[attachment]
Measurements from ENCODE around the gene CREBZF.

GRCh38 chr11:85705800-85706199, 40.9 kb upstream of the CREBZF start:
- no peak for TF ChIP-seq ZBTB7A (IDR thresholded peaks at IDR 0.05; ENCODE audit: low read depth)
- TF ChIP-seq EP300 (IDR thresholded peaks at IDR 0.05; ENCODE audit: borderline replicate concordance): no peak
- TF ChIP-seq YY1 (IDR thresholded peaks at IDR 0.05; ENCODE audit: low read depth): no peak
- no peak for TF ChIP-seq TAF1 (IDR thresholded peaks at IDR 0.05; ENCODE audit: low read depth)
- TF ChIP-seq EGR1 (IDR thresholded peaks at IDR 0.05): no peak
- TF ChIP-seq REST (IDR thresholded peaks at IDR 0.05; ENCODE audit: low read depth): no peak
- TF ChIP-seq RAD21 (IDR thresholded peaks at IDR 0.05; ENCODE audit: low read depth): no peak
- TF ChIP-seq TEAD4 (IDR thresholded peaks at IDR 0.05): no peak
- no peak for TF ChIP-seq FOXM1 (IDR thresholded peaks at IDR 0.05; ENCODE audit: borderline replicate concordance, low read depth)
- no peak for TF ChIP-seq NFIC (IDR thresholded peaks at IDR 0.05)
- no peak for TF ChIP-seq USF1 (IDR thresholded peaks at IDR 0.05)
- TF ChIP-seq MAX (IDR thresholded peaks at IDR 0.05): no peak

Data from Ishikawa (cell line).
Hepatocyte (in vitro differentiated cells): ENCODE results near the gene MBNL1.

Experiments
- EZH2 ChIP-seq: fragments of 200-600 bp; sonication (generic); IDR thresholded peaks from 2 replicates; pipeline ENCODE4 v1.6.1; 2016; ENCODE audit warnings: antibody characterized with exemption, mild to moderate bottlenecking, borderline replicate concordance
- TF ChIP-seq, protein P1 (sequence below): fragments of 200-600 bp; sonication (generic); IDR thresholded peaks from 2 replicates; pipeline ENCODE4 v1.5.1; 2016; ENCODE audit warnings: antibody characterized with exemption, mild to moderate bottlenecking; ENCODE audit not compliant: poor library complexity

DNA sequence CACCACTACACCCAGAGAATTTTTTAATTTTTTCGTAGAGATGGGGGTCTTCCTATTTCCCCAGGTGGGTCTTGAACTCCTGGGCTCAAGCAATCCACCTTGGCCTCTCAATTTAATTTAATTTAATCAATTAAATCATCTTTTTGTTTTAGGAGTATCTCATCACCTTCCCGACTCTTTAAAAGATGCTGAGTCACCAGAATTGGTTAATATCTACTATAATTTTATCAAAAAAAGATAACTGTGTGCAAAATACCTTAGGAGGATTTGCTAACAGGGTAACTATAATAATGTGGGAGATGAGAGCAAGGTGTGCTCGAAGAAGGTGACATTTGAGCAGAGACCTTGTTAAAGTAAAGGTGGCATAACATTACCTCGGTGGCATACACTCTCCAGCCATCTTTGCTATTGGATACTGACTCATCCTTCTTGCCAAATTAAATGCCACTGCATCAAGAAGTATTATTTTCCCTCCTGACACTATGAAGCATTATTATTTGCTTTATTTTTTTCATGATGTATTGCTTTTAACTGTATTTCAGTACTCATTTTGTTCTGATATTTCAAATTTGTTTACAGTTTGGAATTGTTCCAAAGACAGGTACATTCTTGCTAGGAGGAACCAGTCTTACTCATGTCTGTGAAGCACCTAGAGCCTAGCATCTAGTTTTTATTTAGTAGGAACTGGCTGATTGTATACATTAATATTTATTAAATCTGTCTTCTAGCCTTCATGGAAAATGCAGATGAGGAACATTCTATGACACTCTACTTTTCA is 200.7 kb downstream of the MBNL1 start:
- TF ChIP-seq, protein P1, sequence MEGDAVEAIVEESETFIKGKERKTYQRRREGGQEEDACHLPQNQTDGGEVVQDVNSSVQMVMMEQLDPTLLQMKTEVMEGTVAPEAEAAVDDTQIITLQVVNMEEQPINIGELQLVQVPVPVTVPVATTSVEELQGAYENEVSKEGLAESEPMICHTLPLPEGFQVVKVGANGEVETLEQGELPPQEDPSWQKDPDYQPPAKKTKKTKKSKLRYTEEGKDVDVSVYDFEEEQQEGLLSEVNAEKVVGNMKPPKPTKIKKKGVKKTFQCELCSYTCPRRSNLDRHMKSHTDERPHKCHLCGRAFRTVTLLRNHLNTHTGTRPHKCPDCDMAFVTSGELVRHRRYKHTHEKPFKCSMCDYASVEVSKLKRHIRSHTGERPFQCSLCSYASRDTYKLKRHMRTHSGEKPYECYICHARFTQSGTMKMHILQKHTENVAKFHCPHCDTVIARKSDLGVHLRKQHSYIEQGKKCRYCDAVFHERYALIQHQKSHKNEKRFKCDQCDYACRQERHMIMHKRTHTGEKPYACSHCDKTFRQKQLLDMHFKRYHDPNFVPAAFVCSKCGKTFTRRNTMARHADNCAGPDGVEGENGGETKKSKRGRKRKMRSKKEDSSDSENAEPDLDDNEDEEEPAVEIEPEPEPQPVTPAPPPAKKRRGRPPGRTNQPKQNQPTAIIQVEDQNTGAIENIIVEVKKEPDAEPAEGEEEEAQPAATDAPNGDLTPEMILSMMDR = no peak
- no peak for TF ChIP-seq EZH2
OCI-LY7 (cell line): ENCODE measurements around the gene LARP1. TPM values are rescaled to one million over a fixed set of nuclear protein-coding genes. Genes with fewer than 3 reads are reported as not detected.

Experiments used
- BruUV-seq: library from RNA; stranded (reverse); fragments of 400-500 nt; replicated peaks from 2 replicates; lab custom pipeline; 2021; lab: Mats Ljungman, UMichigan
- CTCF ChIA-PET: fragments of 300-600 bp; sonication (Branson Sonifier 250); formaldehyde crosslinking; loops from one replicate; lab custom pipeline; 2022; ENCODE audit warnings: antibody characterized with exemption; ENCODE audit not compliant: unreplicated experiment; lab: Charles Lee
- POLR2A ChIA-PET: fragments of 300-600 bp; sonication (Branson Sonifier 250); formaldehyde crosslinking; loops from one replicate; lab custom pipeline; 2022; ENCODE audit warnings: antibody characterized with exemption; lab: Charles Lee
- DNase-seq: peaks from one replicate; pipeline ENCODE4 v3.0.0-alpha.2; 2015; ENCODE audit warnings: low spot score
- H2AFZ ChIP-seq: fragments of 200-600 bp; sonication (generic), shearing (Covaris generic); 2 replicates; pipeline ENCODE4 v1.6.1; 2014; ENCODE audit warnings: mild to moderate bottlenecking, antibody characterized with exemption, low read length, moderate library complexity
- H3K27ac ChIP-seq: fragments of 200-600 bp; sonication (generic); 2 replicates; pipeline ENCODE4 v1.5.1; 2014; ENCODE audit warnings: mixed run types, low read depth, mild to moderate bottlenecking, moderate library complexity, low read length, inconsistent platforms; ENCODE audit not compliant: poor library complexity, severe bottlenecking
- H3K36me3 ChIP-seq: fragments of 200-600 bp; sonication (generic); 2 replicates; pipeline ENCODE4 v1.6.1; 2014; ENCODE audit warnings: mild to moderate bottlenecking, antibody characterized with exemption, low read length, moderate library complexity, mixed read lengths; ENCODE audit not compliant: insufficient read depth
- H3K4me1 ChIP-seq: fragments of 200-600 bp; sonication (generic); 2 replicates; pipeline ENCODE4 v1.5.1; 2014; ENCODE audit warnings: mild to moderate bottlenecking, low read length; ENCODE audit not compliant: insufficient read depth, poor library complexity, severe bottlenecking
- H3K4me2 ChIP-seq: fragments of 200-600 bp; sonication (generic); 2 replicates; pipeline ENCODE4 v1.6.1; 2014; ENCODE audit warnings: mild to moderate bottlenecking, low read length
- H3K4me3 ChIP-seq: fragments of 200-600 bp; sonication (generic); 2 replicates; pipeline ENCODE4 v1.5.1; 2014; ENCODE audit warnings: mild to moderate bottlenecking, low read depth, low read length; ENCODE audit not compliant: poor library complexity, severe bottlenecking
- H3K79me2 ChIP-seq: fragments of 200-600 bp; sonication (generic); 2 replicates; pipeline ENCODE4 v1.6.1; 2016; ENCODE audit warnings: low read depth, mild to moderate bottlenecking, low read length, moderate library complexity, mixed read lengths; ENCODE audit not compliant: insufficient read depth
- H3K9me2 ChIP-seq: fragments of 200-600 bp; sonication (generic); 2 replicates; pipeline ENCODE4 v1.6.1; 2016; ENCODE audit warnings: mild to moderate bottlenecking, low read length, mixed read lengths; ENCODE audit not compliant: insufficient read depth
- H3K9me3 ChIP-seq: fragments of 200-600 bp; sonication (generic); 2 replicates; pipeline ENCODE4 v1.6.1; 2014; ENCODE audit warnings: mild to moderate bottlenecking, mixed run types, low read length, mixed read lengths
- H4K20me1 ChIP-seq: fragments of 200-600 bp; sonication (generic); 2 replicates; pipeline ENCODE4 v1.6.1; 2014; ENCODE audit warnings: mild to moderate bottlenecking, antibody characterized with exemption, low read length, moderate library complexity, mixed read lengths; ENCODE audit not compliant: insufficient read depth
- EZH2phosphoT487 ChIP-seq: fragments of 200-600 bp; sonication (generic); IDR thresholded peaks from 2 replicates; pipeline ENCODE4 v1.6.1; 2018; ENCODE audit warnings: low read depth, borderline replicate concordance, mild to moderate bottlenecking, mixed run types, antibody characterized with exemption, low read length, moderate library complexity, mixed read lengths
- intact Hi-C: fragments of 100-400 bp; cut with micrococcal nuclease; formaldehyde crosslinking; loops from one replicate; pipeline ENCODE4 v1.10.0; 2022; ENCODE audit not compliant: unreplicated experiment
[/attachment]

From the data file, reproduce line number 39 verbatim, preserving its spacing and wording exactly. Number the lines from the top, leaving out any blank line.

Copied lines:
- EZH2phosphoT487 ChIP-seq: fragments of 200-600 bp; sonication (generic); IDR thresholded peaks from 2 replicates; pipeline ENCODE4 v1.6.1; 2018; ENCODE audit warnings: low read depth, borderline replicate concordance, mild to moderate bottlenecking, mixed run types, antibody characterized with exemption, low read length, moderate library complexity, mixed read lengths